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Climate impacts growing much faster than efforts to adapt to them, UN finds

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The costs for poorer countries to adapt to the consequences of climate change are around five to 10 times higher than current financial flows, and the gap is widening, a UN report said on Thursday, calling for a dramatic scale-up in financial aid.

These photos from 2020 and 2021 show a burning tree in Sequoia National Forest, Calif.; Nathan Fabre, whose home and boat were destroyed by Hurricane Ida in Lafitte, La.; and the cracked, dry bottom of the Cerro Lagoon during an extended drought in Limpio, Paraguay. Climate change is fuelling heat waves, flooding, drought and nastier tropical cyclones, and a new UN report says the growth in climate impacts outpaces our efforts to adapt to them.(Noah Berger, John Locher, Jorge Saenz/The Associated Press)


The costs for poorer countries to adapt to the consequences of climate change are around five to 10 times higher than current financial flows, and the gap is widening, a UN report said on Thursday, calling for a dramatic scale-up in financial aid.

The report by the United Nations Environment Program named The Gathering Storm was released to coincide with the COP26 climate summit in Glasgow, Scotland. It warns that the growth in climate impacts is far outpacing our efforts to adapt to them.

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It urges a focus on preparing for more extreme climate scenarios to reduce loss and damage, with the impacts of climate change such as floods and storms set to accelerate later this century irrespective of what we do to cut emissions now.

"Even as we look to step up efforts to cut greenhouse gas emissions — efforts that are still not anywhere strong enough — we must dramatically up our game to adapt," said Inger Andersen, executive director of UNEP, in the report's foreword.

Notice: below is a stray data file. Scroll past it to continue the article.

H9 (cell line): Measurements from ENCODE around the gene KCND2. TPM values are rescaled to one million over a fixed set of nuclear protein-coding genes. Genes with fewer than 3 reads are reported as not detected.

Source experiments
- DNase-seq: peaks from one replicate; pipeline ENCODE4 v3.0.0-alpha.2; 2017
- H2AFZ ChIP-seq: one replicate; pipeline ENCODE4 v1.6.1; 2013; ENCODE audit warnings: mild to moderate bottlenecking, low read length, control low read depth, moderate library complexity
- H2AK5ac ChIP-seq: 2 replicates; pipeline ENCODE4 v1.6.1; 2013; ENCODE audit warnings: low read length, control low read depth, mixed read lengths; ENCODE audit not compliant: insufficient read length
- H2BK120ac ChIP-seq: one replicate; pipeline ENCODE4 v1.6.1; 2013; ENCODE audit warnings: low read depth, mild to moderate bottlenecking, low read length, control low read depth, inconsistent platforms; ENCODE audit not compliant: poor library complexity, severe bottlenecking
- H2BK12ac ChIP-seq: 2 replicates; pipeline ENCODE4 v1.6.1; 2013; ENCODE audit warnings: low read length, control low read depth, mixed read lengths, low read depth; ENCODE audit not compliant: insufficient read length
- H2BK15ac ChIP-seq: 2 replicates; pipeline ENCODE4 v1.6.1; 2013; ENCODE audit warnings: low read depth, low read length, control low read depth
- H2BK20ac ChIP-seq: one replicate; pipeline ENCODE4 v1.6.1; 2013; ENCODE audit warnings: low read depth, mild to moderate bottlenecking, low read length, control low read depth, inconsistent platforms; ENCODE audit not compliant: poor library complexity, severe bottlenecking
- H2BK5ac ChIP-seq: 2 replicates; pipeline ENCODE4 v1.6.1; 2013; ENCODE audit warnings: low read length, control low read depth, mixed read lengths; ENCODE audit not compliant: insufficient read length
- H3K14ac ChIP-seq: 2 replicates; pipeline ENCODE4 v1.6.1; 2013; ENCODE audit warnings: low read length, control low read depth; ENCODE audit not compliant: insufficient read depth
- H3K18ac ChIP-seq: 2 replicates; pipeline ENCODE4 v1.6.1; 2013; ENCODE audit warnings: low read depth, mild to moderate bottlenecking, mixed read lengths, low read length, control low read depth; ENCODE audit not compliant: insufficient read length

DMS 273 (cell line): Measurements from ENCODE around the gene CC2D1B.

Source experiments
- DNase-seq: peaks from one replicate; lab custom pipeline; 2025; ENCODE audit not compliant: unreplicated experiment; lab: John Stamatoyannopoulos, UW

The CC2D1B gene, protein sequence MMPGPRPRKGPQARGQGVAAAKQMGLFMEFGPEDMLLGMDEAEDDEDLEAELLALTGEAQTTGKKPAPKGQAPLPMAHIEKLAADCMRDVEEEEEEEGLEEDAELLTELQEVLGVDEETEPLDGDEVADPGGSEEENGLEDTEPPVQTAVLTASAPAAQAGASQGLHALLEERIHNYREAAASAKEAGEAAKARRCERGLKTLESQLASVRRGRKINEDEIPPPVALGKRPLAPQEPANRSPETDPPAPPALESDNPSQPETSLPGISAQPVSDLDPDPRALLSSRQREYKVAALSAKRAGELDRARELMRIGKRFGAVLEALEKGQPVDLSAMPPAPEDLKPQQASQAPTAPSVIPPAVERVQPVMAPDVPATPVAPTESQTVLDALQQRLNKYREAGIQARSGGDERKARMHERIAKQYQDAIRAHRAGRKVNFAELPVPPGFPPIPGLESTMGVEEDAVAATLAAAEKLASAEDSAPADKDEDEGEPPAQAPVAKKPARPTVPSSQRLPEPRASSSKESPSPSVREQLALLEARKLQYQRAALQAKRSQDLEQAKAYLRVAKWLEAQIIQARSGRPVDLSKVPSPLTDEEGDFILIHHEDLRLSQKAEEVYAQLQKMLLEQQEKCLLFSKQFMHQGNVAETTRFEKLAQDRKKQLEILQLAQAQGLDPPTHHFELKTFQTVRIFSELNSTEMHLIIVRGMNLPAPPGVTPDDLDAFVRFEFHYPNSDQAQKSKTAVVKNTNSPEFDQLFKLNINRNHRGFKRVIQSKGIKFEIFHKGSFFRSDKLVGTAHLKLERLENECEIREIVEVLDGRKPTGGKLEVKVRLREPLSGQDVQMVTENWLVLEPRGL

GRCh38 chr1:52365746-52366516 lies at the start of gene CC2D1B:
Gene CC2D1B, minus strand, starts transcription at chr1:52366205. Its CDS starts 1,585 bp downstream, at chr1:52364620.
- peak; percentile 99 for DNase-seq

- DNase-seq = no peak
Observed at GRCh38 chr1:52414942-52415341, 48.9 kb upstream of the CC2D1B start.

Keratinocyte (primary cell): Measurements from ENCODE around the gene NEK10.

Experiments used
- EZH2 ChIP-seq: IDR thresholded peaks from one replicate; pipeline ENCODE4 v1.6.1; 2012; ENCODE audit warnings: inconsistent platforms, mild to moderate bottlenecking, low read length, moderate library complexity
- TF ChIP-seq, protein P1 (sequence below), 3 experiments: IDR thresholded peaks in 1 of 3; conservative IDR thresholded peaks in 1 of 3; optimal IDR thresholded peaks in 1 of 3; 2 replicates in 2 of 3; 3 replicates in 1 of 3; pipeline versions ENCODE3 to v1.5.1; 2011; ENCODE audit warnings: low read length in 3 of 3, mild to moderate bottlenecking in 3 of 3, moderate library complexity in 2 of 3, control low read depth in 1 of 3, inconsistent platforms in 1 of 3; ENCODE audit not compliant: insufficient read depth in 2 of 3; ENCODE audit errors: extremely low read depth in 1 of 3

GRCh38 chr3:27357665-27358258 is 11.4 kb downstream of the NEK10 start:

Examples of adaptation projects include shoring up river banks against more severe floods or restoring coral reefs and mangroves to absorb waves from hurricanes.

A girl walks home from school after waiting for low tide when the road is visible in Pratap Nagar, in Shyamnagar region of Satkhira district, Bangladesh, on Oct. 5, 2021. The effects of global warming, particularly increased cyclones, coastal and tidal flooding that bring saltwater further inland, are devastating Bangladesh and destroying the livelihoods of millions.(Mahmud Hossain Opu/The Associated Press)

Finance is a theme of the conference. African leaders reproached wealthier countries responsible for most past carbon emissions for failing to keep a pledge to provide $100 billion US a year.

The report estimates that adaptation costs for developing countries will likely be in the higher end of a range between $140-300 billion US a year by 2030 and $280-500 billion US a year by 2050.

However, it warns that adaptation finance flows are projected to stabilize or possibly even decline as a result of the COVID-19 pandemic as governments and institutions divert resources to meet urgent health needs.

It also said that only a small portion of the $16.7 trillion US COVID-19 fiscal stimulus has targeted climate adaptation, calling it a missed opportunity.

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